GeoServer Blog

GeoServer 2.2.1 Released

The GeoServer team is happy to announce the release of GeoServer 2.2.1, now available for download.

A lot of fixes, improved security sub-system and new stable version of GeoWebcache included.


The GeoServer Team.


  1. GEOS-5279 (detail)

  2. Improved IM filter junit tests (detail)

  3. added check for null readParameters and fix format (detail)

  4. Layout fixes for IE (detail)

  5. Updating developer guide to require JDK 6 (detail)

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What browsers do you use with GeoServer?

On the GeoServer developer list we’ve been discussing reducing browser support in the GeoServer web administration console - browser-based clients using OpenLayers and other JavaScript mapping libraries would be unaffected but the admin console would have support for fewer browsers.  Please help inform this decision by letting us know which browsers you are using to configure GeoServer at this web form:

We’ll review the results in one week. Thanks!

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Month in Review: September 2012

There was some very interesting GeoServer-related content published  throughout this summer and into the fall. Individuals and organizations are working hard on the project, and making news daily. Below you’ll find some highlights from the last few months:

If we’ve missed anything comment on this post and we’ll make sure to check out your blog for next month.

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Vienna Code Sprint

This past week a few of the GeoServer developers gathered for a code sprint in Vienna, Austria. The sprint was planned by some of the OpenLayers developers and they graciously allowed us to join the party and share the venue for the week.

Attendees from the GeoServer community included Andrea Aime, Niels Charlier, Justin Deoliveira, Alessio Fabiani, Christian Mueller, and Victor Olaya. With this seasoned team of committers in one location we decide to tackle a problem that has been plaguing developers for quite some time. Slow build and test times.

GeoServer, having been around for a while, has accumulated a large number of test cases in its 10+ years of existence. As of today the GeoServer code base contains 695 test classes and 3189 individual test cases. Wow. While many wouldn’t really consider good test coverage a problem it does come with a price. The more tests a project has the longer it takes to build.

Now like any other best practice following open source project we do have a continuous integration server that runs the tests whenever someone pushes up a change. But being the responsible bunch we are the developers usually run tests before a commit to ensure nothing breaks, especially for larger changes. Long build times start to make things tedious pretty fast. There is only so much coffee a developer can drink in one day.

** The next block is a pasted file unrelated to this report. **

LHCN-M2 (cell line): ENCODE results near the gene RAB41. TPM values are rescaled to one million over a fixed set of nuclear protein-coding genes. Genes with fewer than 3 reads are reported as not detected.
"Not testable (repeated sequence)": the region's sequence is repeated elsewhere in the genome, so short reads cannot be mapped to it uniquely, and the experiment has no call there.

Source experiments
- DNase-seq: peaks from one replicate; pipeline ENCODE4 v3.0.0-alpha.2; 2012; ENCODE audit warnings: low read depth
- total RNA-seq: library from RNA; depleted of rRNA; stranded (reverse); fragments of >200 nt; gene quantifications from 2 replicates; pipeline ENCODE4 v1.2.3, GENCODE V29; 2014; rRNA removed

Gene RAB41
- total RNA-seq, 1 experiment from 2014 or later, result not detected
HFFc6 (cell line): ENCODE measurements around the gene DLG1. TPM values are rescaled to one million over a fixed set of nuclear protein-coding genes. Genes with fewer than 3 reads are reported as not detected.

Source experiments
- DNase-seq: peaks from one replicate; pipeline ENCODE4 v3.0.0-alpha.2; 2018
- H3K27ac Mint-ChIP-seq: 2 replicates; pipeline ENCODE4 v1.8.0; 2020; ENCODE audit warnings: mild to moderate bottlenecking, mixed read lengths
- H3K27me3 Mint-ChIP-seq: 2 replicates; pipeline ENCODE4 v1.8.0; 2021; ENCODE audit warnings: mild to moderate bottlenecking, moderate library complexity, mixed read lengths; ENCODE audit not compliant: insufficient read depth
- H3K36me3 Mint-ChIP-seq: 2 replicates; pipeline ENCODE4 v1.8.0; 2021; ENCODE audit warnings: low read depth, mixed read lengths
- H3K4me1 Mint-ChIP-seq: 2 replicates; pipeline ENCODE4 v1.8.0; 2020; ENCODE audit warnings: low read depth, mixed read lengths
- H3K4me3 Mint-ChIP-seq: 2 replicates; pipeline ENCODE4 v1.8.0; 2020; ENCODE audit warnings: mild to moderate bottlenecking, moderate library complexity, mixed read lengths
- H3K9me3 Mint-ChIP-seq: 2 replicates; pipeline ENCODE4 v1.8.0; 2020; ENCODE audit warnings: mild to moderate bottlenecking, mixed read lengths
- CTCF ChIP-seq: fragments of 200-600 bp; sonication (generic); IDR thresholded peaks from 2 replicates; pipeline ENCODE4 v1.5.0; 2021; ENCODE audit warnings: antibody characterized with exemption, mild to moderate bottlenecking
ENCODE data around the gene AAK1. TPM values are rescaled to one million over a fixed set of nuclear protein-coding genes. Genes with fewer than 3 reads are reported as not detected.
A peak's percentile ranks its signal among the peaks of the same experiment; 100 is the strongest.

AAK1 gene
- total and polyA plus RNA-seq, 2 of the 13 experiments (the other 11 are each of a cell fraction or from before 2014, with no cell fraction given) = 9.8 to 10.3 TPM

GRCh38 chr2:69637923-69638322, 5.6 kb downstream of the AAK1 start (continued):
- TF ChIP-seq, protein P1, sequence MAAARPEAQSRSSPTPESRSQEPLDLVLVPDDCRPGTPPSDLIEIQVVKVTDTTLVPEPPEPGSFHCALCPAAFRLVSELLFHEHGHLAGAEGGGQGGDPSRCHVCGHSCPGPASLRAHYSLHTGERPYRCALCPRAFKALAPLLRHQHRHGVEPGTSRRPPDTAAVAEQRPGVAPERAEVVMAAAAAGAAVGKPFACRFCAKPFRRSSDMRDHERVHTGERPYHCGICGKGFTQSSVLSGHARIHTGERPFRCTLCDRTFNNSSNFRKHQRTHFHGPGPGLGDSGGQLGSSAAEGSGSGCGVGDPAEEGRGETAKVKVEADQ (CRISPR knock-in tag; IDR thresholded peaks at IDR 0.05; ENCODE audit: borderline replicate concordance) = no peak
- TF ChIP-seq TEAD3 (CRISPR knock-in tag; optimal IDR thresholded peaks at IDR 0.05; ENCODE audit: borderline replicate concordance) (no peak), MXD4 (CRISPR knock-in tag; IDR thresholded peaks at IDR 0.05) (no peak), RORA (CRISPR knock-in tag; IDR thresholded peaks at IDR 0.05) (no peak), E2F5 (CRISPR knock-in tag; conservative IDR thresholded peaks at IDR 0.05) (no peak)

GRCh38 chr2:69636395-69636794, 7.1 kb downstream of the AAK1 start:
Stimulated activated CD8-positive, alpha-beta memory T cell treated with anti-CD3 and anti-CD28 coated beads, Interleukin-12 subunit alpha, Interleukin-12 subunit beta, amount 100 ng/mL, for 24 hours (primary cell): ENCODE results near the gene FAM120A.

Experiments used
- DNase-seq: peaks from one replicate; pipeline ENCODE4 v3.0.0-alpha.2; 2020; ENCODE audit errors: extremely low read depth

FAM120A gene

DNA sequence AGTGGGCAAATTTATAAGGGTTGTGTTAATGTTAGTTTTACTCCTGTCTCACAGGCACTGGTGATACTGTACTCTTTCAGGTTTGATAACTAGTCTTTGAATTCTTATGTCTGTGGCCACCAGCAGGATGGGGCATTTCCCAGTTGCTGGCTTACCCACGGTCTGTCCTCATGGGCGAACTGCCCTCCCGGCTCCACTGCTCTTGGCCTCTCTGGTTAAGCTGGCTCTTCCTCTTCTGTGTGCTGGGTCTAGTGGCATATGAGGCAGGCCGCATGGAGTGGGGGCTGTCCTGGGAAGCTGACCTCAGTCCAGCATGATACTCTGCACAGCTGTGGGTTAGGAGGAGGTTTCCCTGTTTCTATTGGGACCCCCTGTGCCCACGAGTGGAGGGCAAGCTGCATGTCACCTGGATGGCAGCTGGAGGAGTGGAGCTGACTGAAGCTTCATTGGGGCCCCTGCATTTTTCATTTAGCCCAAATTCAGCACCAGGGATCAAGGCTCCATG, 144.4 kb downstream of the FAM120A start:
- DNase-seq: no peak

Ok, enough about the problem, those interested in learning more should read over the recent GSIP that explains the problem and solution in detail. During the sprint the team outlined three goals: improving overall test times, upgrading the codebase to JUnit 4, and setting ourselves up to continue to make testing improvements in the future.

I am very excited to report that we accomplished all three of these goals. The 6 of us worked tirelessly to update every single test case in the codebase and the end result was about a 50% improvement making the build run twice as fast. The following chart shows the improvements in the various modules.

Great stuff. Thanks again to the developers who attended and made it such a productive week.

We’d also like to extend a very special thank you to the Research Group Cartography of the Vienna University of Technology for sponsoring the sprint by providing such an excellent venue. And an even bigger thanks to Andreas Hocevar who secured the venue, planned accommodations for attendees, and kept us all sufficiently caffeinated by brining along is espresso machine. Also a congratulations to the OpenLayers team who made some awesome progress toward OL3.

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GeoServer 2.2 Released

The GeoServer team is happy to announce to the release of GeoServer 2.2 and encourage you to download it and try out the great new features. The release of a new major version update is a big deal (the last one was over 16 months ago) and, while you may have heard about some of the new features on the developer list, here are the highlights all in one place:


  • NTv2 and NADCon Support allows for datum transformations with cm level precision (instead of the usual 4m, when all goes well). Both will activate only if the grid files are present in the data dir, so by default the mere presence of the method is harmless, but generally speaking this is very good news for whoever needs to increase reprojection accuracy. Thanks to Oscar Fonts and Andrea Aime.** **

  • Continued work for supporting high accuracy datum transformations that now allow for user defined transformations supplied via WKT. Thanks to the Catalan Cartographic Institute for funding the work and to Oscar and Andrea for doing the development.